Horticulture Labour Shortage Relief
Horticulture producers in the Riverina will receive more support to resolve labour shortages from 1 January 2020, following the signing of a new Horticulture Industry Labour Agreement.
NSW Senator Perin Davey said the new agreement means horticulture growers will now have access to a skilled and semi-skilled workforce to ensure the fruit and vegetables enjoyed by all Australians are harvested, packaged and delivered.
“Horticulture in the Riverina is a major producer and we grow some of the best citrus and vegetables in the country. One of the biggest impediments to the success of these industries is access to labour,” Senator Davey said.
“The Horticulture Industry Labour Agreement is something producers in and around Griffith and Darlington Point have been telling me has been needed for a long time.
“I and my Nationals colleagues in other horticulture regions have been lobbying for this agreement and our Government has now worked with industry to negotiate an agreement that is fit-for-purpose,” Senator Davey said.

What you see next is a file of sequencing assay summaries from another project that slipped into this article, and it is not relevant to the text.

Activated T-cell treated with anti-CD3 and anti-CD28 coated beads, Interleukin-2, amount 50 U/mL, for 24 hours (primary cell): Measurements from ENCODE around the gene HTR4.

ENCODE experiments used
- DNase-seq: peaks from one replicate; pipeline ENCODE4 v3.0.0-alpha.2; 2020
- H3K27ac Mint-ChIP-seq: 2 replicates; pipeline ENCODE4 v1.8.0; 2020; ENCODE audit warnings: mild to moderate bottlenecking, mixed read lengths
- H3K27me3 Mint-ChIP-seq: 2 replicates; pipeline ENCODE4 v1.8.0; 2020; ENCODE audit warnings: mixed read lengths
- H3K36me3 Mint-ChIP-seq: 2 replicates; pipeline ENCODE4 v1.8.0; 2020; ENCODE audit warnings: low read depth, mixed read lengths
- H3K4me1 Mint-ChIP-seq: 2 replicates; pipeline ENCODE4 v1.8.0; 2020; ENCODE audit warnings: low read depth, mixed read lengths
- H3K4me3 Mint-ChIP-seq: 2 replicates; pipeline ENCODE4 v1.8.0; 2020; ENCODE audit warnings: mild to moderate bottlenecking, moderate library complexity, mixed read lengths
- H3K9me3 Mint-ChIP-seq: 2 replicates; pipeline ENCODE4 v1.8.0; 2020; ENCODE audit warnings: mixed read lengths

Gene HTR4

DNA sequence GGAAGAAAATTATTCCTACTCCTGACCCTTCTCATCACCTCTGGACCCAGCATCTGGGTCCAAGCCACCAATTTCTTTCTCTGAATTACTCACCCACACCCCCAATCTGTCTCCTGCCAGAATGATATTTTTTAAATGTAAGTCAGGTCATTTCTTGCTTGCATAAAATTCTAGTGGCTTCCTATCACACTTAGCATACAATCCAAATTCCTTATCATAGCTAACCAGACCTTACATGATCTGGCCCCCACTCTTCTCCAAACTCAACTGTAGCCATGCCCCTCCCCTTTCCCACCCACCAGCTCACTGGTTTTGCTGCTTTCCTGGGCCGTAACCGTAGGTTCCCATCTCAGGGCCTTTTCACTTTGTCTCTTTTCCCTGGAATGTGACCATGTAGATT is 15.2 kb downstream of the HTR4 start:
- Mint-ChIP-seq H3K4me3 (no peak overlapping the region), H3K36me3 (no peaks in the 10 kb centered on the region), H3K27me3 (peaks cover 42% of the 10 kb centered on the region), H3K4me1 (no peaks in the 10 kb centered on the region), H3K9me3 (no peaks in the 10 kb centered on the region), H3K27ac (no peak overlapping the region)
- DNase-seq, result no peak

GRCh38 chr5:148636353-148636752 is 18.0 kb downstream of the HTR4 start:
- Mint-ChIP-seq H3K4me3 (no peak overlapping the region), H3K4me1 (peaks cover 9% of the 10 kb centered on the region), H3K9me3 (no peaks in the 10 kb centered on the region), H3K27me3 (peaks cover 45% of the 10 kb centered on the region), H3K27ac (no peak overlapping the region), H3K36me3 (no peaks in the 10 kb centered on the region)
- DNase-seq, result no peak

“Our first priority is always to make sure there are jobs for Australians and to fill jobs with Australians, but the immigration system plays an important role to address regional skills gaps.
“The horticulture industry labour agreement complements existing migration programmes such as the working holiday maker program, the seasonal worker program and the designated area migration scheme.
“The agreement follows a tried and tested model following the success of similar agreements in the diary, pork and meat industries,” she said.
Minister for Agriculture Senator Bridget McKenzie said the new labour agreement is a practical response to the desperate need across regional and rural Australia for greater access to skilled and semi-skilled migrant workers.
“This is about recognising that horticulture is a developed industry and requires a skilled workforce to continue to grow,” Ms McKenzie said.
“It is another example of how the Government is improving opportunities for growth and development in regional communities.”
From 1 January 2020, horticultural employers will be able to submit an application to the Department of Home Affairs to sponsor a migrant worker to come to Australia and fill one of the 31 approved occupations listed under the Labour Agreement.
Further details are available on the Department of Home Affairs website: https://immi.homeaffairs.gov.au/what-we-do/skilled-migration-program/recent-changes